Apple for the Teacher

by Kieran Healy on January 20, 2012

Yesterday Apple launched some new applications and services aimed at the education market. They extended the iBooks app to include a textbook store; they announced some deals with major textbook publishers; and they released a free application you can use to write textbooks, and which allows you to publish them on the store. They made their iTunes U service a separate application. The app replicates what’s already available on iTunes, but also seeks to replace some or all of what’s offered by course management systems.

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Do You Trust Women

by Tedra Osell on January 20, 2012

Sunday is Roe Day [edited to add: and some good news to celebrate!]. I wrote this piece a long time ago, and I’ve reposted part of it since then. And now I’m doing so again because I still think it’s one of the best things I’ve ever read, let alone said, on the subject. [click to continue…]

Selling Votes

by John Holbo on January 20, 2012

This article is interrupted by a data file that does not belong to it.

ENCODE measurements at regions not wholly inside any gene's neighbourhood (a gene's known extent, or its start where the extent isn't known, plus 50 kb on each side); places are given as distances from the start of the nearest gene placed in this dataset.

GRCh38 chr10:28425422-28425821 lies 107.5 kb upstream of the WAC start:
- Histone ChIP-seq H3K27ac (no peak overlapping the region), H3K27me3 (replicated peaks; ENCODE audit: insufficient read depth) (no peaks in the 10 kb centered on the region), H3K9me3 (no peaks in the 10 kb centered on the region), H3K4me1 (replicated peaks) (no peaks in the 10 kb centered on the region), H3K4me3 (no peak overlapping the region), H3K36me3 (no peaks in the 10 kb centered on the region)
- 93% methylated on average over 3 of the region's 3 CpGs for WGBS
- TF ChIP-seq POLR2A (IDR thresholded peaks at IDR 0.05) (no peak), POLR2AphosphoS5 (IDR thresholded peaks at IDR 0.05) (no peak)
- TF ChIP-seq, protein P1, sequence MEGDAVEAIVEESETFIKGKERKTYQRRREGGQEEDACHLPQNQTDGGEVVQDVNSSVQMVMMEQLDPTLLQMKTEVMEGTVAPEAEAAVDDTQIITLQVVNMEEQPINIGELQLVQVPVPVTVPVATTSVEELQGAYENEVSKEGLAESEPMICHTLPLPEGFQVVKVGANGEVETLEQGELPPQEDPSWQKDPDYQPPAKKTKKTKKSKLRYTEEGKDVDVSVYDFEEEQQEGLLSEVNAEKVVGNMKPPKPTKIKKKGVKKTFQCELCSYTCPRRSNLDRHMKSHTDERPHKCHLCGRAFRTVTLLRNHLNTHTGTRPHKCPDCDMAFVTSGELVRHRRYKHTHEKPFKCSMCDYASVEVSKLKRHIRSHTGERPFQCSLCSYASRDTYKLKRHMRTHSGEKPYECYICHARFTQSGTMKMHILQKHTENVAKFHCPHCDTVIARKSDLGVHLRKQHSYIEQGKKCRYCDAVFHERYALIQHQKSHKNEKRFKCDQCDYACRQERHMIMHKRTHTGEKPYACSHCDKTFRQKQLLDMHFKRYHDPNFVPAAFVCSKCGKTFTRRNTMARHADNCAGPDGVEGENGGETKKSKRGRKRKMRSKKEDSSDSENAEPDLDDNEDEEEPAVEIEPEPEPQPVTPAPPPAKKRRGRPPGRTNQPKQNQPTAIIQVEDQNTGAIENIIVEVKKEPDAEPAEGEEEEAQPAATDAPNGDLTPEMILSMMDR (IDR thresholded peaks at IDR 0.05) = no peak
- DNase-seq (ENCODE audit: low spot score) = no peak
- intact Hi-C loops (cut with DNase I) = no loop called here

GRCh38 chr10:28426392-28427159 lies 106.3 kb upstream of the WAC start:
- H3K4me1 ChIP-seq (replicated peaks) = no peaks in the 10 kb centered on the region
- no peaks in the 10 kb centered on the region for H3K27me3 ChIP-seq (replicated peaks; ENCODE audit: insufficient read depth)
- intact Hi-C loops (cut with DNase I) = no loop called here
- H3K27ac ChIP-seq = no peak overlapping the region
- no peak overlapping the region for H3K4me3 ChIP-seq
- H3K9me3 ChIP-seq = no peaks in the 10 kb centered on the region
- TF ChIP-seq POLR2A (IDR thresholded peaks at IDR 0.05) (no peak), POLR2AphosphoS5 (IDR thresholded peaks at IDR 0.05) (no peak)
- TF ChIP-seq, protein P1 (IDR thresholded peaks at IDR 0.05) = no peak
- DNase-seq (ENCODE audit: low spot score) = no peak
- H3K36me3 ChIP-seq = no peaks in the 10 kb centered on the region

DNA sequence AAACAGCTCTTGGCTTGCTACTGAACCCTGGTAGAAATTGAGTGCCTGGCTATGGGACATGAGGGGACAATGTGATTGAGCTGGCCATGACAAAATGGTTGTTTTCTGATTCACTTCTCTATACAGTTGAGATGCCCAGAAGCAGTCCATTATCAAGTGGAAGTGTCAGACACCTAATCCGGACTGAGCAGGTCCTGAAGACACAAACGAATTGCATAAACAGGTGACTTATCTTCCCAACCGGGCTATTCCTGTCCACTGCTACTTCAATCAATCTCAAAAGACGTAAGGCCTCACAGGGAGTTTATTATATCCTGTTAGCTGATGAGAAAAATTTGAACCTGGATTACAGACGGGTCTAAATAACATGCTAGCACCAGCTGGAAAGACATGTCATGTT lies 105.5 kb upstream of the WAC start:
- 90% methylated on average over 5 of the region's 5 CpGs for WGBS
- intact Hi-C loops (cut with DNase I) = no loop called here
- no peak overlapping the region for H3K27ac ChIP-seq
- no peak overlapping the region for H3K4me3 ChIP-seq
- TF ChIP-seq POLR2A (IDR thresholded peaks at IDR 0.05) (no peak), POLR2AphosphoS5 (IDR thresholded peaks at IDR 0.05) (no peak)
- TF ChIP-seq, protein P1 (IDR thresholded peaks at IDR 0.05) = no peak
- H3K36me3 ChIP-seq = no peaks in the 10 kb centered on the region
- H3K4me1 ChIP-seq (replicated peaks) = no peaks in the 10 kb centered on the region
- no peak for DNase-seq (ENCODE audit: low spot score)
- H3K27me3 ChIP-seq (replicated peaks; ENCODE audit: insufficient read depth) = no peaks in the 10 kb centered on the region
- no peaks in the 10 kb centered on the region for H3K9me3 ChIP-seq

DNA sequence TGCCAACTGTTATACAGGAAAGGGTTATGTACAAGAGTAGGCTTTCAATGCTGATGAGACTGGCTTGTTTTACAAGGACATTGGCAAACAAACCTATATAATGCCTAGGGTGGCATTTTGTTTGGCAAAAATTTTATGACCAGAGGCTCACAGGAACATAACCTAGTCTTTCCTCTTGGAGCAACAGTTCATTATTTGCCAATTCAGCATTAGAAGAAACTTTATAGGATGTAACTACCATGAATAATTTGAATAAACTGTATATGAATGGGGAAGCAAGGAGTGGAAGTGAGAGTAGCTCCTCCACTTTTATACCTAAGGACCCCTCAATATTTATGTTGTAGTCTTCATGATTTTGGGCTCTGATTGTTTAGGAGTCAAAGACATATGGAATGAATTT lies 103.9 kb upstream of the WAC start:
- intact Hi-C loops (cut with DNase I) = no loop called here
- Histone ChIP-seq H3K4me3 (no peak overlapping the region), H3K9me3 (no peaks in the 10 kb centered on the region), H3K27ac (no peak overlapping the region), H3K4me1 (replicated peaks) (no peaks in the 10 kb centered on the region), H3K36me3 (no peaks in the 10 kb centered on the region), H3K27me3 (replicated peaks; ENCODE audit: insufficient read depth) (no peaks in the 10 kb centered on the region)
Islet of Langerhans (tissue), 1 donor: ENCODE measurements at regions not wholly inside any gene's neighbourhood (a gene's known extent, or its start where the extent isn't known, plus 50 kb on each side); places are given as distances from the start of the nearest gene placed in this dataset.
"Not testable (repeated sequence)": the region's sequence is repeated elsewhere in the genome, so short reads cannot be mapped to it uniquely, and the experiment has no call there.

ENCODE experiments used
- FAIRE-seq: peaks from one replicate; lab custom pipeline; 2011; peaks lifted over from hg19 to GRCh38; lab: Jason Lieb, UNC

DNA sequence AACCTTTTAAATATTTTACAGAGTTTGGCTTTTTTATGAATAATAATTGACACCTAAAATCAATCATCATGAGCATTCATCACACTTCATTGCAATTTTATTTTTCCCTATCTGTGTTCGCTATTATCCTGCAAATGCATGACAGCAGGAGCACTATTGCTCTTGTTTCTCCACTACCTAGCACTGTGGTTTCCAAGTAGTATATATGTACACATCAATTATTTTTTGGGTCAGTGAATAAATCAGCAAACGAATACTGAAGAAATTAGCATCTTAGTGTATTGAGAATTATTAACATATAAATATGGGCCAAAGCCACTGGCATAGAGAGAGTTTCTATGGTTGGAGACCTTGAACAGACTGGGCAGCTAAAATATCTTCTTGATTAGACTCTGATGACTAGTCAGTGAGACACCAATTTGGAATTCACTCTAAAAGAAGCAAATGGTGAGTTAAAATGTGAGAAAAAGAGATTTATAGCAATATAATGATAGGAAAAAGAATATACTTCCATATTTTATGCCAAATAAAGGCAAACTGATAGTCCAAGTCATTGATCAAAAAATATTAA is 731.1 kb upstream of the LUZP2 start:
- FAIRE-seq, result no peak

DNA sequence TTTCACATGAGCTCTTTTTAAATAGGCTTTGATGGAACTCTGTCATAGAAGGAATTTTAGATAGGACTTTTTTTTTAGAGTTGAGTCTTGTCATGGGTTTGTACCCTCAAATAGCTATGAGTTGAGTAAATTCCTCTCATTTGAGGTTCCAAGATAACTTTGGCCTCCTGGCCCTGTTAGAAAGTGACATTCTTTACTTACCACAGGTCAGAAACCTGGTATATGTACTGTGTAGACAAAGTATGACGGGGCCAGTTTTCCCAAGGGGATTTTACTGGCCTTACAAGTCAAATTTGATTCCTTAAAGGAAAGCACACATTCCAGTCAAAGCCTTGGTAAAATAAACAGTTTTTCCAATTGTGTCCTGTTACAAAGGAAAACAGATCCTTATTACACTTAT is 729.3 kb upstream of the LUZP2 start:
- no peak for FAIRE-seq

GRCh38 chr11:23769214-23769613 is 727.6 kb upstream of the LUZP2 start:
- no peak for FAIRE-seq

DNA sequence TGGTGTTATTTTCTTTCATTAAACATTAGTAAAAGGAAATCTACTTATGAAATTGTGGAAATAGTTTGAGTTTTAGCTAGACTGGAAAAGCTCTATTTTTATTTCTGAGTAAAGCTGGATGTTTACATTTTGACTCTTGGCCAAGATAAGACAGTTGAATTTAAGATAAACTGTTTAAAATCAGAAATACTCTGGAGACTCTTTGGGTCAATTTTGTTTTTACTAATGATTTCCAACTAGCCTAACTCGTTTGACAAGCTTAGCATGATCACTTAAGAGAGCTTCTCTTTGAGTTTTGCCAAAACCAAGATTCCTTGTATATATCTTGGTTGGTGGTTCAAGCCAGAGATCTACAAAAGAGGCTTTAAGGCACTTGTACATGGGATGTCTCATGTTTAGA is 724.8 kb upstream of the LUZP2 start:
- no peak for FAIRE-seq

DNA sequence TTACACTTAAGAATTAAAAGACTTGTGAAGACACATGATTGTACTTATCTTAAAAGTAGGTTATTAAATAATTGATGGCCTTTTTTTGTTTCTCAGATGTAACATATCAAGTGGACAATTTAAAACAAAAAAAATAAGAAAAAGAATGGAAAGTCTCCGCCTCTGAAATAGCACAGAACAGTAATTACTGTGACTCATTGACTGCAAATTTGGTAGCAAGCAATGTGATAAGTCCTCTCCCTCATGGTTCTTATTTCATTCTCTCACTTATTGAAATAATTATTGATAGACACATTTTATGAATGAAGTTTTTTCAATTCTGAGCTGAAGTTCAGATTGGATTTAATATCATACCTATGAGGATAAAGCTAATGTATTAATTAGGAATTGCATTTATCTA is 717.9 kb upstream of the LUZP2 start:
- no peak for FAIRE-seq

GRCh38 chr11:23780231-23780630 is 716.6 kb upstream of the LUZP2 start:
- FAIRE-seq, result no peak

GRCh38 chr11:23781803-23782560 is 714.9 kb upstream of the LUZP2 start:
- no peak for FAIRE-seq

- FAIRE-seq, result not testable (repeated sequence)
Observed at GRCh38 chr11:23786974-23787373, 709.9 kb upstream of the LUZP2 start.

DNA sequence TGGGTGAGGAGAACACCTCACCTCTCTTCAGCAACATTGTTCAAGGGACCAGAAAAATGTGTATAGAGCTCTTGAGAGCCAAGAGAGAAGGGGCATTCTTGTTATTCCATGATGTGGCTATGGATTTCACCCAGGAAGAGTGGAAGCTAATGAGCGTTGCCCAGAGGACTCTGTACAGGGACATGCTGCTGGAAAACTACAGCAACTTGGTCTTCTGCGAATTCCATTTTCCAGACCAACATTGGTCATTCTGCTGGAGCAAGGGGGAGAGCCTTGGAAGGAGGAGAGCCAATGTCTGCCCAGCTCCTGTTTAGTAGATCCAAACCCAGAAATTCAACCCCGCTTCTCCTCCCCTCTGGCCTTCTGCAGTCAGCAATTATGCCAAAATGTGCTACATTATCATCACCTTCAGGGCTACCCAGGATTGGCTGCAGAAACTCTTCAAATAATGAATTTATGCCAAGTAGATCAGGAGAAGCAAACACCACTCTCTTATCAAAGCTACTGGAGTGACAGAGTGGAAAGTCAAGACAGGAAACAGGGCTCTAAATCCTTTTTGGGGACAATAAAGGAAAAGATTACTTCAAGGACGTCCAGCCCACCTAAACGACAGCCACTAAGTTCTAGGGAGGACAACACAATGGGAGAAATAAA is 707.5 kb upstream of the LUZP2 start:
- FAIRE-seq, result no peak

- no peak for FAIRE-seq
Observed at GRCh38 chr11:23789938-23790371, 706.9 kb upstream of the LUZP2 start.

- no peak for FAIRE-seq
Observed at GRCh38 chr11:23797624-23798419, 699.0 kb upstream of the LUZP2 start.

Why aren’t citizens allowed to sell their votes to the highest bidder? (Bear with me for a minute.) You may at first be inclined to say that it’s like the stricture against selling yourself into slavery: we don’t let citizens strip themselves of the most basic political rights and liberties. But I’m not talking about disenfranchising yourself permanently. Let’s focus just on the case in which you sell one vote in one particular election, or on a particular measure. It’ll grow back. You can vote next time. It’s like working for pay, rather than selling yourself into slavery. A short-term surrender of rights and liberties for the sake of something you want: namely, cash. It’s hard to see that giving up the right to vote in one election – which you honestly may not care much about – would be permanently crippling to someone’s status as a free citizen. (We let people not vote. Why not let them not vote for an even better reason?) [click to continue…]